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London Inn of the Bishop of Salisbury

Also known as, or recorded in historical documents as;
Salisbury Court; Salisbury House; Dorset House

In the civil parish of City Of London.
In the historic county of London and Middlesex.
Modern Authority of City and County of the City of London.
1974 county of Greater London.
Medieval County of City of London.

OS Map Grid Reference: TQ31508107
Latitude 51.51362° Longitude -0.10610°

London Inn of the Bishop of Salisbury has been described as a certain Palace.

There are no visible remains.

Description

London Inn of the Bishop of Salisbury.

The next is Salisburie Court, a place so called for that it belonged to the Bishops of Salisburie, and was their Inne, or London house at such time as they were summoned to come to the Parliament, or came for other businesse: it hath of late time beene the dwelling, first of Sir Richard Sackuile, and now of sir Thomas Sackuile his sonne, Baron of Buckhurst, Lord Treasurer, who hath greatly enlarged it with stately buildings (Stow).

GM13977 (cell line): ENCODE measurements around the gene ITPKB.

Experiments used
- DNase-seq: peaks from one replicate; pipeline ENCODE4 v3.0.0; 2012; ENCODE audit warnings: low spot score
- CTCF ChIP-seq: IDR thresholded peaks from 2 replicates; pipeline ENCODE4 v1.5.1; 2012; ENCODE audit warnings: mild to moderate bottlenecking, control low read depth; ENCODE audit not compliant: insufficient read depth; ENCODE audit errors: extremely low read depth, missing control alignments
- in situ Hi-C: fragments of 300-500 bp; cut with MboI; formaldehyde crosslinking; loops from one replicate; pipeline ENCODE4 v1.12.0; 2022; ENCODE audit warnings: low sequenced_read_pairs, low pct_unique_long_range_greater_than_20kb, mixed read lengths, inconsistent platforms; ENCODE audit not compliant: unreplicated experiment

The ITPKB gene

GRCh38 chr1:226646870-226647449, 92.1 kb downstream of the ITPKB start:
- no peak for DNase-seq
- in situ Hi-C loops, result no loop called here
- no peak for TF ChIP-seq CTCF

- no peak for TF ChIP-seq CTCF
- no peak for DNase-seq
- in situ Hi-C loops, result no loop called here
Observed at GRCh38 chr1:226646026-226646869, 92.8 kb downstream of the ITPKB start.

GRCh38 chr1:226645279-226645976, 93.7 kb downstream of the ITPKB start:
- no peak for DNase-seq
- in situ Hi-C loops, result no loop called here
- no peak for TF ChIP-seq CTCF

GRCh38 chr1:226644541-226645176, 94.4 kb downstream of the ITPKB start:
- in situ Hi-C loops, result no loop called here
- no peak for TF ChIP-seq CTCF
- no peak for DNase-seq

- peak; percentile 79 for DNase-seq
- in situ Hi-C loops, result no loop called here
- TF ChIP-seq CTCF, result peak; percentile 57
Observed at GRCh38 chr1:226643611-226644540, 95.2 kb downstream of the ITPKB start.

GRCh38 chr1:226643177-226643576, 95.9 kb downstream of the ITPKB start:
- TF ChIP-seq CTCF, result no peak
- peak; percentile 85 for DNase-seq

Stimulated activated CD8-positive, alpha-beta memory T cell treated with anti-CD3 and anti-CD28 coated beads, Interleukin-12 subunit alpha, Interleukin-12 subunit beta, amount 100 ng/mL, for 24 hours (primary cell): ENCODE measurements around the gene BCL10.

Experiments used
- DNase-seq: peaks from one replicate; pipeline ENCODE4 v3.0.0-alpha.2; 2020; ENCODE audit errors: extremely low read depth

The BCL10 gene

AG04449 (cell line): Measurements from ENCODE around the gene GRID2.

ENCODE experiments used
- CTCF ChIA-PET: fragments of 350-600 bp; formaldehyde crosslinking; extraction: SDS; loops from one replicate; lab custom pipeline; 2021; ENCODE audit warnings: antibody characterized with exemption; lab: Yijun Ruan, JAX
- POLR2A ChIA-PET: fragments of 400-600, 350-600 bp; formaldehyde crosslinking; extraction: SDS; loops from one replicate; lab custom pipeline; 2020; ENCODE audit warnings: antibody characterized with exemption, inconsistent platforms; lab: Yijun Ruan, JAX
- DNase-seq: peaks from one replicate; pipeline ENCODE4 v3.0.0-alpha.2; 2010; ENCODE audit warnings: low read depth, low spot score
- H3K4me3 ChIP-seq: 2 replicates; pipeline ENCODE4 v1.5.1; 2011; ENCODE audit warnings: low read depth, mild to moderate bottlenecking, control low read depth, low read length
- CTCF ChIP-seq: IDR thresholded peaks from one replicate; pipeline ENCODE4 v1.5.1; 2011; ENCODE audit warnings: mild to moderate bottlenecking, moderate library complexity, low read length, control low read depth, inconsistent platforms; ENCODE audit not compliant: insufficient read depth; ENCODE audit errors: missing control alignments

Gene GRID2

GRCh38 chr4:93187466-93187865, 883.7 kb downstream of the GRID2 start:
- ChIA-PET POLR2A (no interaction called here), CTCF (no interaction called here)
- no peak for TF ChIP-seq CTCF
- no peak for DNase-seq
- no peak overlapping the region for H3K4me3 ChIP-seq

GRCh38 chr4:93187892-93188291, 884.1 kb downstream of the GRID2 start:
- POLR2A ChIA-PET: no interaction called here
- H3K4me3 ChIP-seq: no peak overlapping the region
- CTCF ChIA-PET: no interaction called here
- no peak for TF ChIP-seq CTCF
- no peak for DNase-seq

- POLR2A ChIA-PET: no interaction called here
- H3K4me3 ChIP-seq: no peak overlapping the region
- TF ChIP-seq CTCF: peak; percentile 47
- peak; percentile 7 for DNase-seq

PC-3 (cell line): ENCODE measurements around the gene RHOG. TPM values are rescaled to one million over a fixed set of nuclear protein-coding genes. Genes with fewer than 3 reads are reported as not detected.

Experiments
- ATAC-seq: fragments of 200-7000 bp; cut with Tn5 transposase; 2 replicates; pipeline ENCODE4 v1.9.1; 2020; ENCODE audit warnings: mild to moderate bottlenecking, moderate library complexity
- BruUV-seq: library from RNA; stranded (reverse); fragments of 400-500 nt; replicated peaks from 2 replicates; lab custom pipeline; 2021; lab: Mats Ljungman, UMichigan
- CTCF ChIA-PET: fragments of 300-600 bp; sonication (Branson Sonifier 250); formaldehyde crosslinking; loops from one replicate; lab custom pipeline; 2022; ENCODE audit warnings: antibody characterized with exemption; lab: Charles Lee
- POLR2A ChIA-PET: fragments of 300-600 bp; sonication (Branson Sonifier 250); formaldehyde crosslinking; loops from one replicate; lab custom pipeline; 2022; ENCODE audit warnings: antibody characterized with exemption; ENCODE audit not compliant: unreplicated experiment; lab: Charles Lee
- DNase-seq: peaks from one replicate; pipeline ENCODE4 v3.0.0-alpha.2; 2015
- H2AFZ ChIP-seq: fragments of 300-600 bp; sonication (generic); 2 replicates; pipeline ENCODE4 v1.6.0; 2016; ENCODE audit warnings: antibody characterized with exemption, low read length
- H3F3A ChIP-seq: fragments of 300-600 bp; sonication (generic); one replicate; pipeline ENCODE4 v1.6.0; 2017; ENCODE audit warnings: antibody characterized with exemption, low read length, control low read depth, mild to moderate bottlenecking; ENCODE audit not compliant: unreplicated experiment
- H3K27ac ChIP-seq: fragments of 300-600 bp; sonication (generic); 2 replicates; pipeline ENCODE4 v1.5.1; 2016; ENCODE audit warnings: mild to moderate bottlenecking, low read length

A Royal licence to crenellate was granted in 1337 Aug 30 (Click on the date for details of this licence.).
A Royal licence to crenellate was granted in 1377 July 20.

Comments

On Fleet Street between St Brides and Whitefriars with a river frontage. Licence to crenellate granted for house in Fleet Street 1337, repeated 1377. Site acquired 1194. The house was often used by visiting royalty. In 1564 it was purchased by Richard Sackville, the Sackvilles being created Earls of Dorset in 1603, and renamed Dorset House. Burnt in the Great Fire and not rebuilt. Some possibly brick foundations found in 1983.
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This record last updated before 1 February 2016

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